Fed cuts discount lending rate as markets remain volatile

NEW YORK —The Federal Reserve’s decision in mid-August to cut a key lending rate was welcome news for restaurant operators already battered by weeks of steep losses and subsequent recoveries in the financial markets.

The Fed cut by a half-percentage point its discount rate on loans to banks “to promote the restoration of orderly conditions in financial markets.” The discount rate does not have a direct impact on consumers and applies mostly to banks that are having short-term financial problems. —The Federal Reserve’s decision in mid-August to cut a key lending rate was welcome news for restaurant operators already battered by weeks of steep losses and subsequent recoveries in the financial markets.

“Financial-market conditions have deteriorated,” the Fed said in a statement, “and tighter credit conditions and increased uncertainty have the potential to restrain economic growth going forward.” —The Federal Reserve’s decision in mid-August to cut a key lending rate was welcome news for restaurant operators already battered by weeks of steep losses and subsequent recoveries in the financial markets.

For some operators, tightening credit and roiling markets have already had their impact. —The Federal Reserve’s decision in mid-August to cut a key lending rate was welcome news for restaurant operators already battered by weeks of steep losses and subsequent recoveries in the financial markets.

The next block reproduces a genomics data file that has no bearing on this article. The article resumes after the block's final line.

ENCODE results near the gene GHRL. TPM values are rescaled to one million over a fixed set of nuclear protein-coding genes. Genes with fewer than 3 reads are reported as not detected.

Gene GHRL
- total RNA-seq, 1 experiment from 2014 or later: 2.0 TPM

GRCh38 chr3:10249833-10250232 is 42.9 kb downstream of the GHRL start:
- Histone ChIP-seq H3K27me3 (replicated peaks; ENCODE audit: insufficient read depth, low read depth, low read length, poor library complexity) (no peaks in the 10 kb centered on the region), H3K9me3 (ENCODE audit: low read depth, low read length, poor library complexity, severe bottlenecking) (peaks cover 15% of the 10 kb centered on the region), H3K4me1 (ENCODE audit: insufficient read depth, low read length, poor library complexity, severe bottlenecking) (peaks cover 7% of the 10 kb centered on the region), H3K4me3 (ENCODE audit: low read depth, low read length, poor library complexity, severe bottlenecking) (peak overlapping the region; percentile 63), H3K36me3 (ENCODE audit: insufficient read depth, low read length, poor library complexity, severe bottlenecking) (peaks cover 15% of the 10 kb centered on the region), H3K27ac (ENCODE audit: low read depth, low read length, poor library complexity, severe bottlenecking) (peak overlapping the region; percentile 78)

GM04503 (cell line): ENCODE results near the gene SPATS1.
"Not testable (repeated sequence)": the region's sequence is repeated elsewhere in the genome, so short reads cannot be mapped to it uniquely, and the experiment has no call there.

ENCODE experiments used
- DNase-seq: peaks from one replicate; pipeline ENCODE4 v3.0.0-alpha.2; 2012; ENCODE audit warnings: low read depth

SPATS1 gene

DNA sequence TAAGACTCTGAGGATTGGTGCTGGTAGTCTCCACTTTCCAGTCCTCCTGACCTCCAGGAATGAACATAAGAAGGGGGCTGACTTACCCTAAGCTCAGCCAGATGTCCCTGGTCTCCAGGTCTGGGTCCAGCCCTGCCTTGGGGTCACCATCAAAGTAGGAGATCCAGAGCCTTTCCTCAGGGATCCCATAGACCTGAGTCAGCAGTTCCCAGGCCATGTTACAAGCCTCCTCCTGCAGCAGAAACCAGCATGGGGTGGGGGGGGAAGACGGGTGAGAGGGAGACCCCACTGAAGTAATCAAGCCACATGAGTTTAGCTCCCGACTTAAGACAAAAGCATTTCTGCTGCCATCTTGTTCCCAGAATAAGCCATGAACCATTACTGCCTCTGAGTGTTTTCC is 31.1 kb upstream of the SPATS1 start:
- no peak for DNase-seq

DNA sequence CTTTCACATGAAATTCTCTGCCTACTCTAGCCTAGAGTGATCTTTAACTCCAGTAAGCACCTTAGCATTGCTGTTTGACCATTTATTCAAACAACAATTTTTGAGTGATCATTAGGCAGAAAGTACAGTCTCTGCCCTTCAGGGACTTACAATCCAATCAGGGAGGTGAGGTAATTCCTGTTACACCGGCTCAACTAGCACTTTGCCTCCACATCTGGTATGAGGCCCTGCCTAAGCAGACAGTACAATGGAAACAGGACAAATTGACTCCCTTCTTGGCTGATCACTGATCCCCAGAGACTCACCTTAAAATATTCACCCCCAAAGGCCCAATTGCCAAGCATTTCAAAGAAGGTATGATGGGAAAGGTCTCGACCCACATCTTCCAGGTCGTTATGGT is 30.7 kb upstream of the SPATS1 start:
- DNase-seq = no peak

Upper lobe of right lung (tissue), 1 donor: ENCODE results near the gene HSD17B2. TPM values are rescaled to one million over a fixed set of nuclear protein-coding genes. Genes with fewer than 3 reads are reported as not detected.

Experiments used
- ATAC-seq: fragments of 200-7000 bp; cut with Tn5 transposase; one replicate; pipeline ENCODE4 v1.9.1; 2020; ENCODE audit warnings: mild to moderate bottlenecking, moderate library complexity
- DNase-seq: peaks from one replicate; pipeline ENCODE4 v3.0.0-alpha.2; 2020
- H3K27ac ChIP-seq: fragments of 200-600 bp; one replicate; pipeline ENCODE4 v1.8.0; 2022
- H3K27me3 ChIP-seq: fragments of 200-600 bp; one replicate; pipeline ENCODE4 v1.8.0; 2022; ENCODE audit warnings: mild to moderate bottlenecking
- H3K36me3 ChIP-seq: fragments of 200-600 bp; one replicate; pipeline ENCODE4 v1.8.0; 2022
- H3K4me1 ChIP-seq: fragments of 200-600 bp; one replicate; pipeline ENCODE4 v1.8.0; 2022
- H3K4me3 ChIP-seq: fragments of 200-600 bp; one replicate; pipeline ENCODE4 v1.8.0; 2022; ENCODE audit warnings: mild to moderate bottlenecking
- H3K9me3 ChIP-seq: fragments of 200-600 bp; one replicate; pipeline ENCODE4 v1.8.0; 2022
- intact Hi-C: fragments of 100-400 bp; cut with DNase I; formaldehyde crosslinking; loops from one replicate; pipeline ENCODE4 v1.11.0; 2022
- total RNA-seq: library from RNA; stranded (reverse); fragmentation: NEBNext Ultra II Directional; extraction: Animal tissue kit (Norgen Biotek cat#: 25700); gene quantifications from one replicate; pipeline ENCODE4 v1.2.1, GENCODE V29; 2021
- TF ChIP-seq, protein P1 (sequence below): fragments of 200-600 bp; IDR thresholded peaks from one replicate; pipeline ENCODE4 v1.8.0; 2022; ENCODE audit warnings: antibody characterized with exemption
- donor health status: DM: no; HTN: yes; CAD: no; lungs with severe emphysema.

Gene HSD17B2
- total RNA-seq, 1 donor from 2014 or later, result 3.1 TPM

Seattle-based coffee bar operator Tully’s Coffee [3] Corp. said earlier this month that it had postponed its pending public stock offering because of “volatile stock market conditions.” —The Federal Reserve’s decision in mid-August to cut a key lending rate was welcome news for restaurant operators already battered by weeks of steep losses and subsequent recoveries in the financial markets.

Tully’s, operator or franchisor of about 131 units, said that proceeding with the offering, which was first announced in April, “would not be in the best interest of shareholders.” The company said it would continue to monitor the stock markets. Tully’s, which also is a wholesale coffee provider, had said it would use offering proceeds for growth of the business, repayment of debt and general corporate purposes. —The Federal Reserve’s decision in mid-August to cut a key lending rate was welcome news for restaurant operators already battered by weeks of steep losses and subsequent recoveries in the financial markets.

Also, at presstime Houston-based Landry’s Restaurants Inc. [4] still was battling in court with the trustee of its $400 million in notes, U.S. Bank, after the note holder had called all debt to be paid immediately. The move forced Landry’s to arrange a backup, refinanced credit facility at worse terms than it could have garnered in a better credit market, the company said, and if used, could lead to a $200 million loss in liquidity, according to published reports. —The Federal Reserve’s decision in mid-August to cut a key lending rate was welcome news for restaurant operators already battered by weeks of steep losses and subsequent recoveries in the financial markets.